Are you abandoning AIM as not fit for purpose?

No. AIM is the most successful growth market in Europe and a key part of the financing infrastructure of the UK, critical to a wide range of UK and international companies. Since its launch almost 30 years ago, over 4,000 companies have used AIM to take the next step in their growth journey, raising around £135 billion in that time. We continue to see a strong pipeline of companies from around the world that are interested in joining the market.

How many LSE & AIM listed companies do you think need to delist to give the market integrity?

This is not about delisting companies from the LSE or AIM to utilise the intermittent trading venue. One of the key aims of the new market is to offer a more efficient capital table management tool to companies that are not yet ready, or do not have a need, to join the public markets.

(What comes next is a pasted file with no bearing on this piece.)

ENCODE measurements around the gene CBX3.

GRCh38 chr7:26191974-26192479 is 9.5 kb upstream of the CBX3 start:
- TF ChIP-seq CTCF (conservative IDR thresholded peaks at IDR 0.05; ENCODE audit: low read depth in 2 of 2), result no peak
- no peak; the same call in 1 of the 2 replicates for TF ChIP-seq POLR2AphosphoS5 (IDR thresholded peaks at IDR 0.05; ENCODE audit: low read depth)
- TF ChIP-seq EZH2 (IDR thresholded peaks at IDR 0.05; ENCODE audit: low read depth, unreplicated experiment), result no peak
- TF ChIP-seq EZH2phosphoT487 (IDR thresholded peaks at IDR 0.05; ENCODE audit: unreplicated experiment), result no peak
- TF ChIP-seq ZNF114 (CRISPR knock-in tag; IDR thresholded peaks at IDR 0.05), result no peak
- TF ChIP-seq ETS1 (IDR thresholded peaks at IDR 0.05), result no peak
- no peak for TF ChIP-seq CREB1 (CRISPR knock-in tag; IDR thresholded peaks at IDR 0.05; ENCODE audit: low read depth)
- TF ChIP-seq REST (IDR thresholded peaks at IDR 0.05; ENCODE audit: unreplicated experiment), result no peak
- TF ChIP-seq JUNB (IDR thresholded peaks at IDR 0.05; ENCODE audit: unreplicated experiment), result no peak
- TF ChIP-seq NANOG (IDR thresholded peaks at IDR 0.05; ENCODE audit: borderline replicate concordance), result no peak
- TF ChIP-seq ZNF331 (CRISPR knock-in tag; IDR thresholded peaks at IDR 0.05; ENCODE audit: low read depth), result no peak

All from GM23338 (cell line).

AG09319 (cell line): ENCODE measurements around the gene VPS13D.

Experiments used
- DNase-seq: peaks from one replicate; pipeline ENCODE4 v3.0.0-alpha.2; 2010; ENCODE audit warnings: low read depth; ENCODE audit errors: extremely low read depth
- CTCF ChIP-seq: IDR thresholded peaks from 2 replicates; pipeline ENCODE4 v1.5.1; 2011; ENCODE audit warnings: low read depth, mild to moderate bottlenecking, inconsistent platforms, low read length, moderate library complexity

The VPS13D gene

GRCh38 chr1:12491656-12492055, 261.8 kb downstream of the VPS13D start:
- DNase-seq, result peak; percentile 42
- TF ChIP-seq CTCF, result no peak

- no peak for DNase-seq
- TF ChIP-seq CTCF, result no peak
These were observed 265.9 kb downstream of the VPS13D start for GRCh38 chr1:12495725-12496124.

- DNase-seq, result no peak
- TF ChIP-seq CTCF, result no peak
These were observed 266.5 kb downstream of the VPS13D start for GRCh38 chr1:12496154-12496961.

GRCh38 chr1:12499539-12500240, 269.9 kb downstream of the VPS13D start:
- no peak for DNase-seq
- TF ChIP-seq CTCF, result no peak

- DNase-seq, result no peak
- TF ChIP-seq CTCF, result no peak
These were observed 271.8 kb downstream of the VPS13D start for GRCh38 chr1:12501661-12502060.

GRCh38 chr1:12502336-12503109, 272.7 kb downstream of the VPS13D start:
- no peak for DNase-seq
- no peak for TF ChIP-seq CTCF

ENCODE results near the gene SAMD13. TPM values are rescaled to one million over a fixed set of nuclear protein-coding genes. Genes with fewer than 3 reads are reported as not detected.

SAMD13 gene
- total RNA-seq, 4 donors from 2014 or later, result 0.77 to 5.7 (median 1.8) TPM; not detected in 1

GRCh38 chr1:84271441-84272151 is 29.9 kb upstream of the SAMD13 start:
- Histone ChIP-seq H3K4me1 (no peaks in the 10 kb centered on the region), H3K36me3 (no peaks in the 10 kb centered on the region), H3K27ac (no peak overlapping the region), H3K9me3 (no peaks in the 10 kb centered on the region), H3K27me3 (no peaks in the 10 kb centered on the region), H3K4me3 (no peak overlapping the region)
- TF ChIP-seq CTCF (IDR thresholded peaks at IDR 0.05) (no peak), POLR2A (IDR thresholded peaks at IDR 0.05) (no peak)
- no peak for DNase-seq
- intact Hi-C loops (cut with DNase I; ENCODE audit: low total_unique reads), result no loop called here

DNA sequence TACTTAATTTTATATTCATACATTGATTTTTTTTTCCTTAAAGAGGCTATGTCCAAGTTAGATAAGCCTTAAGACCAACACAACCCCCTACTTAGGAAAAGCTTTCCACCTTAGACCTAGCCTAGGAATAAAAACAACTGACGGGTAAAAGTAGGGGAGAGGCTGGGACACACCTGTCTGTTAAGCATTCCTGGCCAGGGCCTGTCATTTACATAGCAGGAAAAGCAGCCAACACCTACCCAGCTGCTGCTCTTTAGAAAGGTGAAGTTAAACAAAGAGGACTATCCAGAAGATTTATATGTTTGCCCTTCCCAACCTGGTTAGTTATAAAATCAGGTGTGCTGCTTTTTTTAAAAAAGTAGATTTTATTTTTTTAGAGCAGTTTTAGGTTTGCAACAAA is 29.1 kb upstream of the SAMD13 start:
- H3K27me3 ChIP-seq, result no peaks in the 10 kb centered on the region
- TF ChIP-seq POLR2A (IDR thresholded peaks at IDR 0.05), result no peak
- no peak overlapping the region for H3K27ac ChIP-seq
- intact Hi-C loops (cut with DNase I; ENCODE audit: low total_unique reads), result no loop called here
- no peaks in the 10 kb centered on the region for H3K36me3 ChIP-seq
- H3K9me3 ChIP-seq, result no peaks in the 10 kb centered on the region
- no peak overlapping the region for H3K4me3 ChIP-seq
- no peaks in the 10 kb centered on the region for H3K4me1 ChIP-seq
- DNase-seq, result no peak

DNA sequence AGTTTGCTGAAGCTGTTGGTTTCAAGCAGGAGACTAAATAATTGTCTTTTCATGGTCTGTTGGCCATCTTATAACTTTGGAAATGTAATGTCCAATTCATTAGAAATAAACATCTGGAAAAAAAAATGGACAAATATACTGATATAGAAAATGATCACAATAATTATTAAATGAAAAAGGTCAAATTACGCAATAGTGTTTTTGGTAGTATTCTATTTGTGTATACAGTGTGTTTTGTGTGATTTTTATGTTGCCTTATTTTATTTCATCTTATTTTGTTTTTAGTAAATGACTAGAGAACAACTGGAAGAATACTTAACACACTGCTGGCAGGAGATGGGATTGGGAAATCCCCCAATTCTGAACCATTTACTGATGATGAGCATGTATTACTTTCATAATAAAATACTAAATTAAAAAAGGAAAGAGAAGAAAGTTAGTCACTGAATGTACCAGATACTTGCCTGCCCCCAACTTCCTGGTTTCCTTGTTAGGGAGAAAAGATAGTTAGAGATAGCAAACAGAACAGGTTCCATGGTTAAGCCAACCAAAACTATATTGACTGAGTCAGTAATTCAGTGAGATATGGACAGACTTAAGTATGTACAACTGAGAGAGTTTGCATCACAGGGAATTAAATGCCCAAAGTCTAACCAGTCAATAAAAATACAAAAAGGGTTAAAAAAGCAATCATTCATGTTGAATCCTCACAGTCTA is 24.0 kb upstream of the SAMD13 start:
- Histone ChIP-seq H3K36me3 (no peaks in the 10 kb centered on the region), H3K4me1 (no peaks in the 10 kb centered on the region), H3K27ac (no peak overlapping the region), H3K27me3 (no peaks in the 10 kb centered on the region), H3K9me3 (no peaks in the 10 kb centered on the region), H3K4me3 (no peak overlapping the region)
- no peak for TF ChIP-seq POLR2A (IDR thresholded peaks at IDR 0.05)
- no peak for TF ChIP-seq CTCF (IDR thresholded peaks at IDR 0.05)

What’s your view on EIS, SEIS and VCTs? Do they have a future in helping maintain London’s standing on the global capital markets stage?

Unlocking growth capital for emerging UK businesses is one of the central areas of focus for the Capital Markets Industry Taskforce, an initiative of which we are a founding member.

It is important that the broader market structure and taxation regime encourages investment into early-stage companies as these are vital for the long-term health of the UK economy. These schemes have been instrumental in supporting the vibrant start-up environment we have here in the UK. However, we also need to ensure that the right mechanisms are in place to incentivise these companies not just to start but to scale.

What do you think innovators like Aquis or Archax can bring to the table? It’s fair to say the LSEG isn’t exactly renowned for innovating to grow, it’s more a story of acquisition, so when we have disruptive challengers in play are you encouraging them to join the fight, or looking to out manoeuvre them?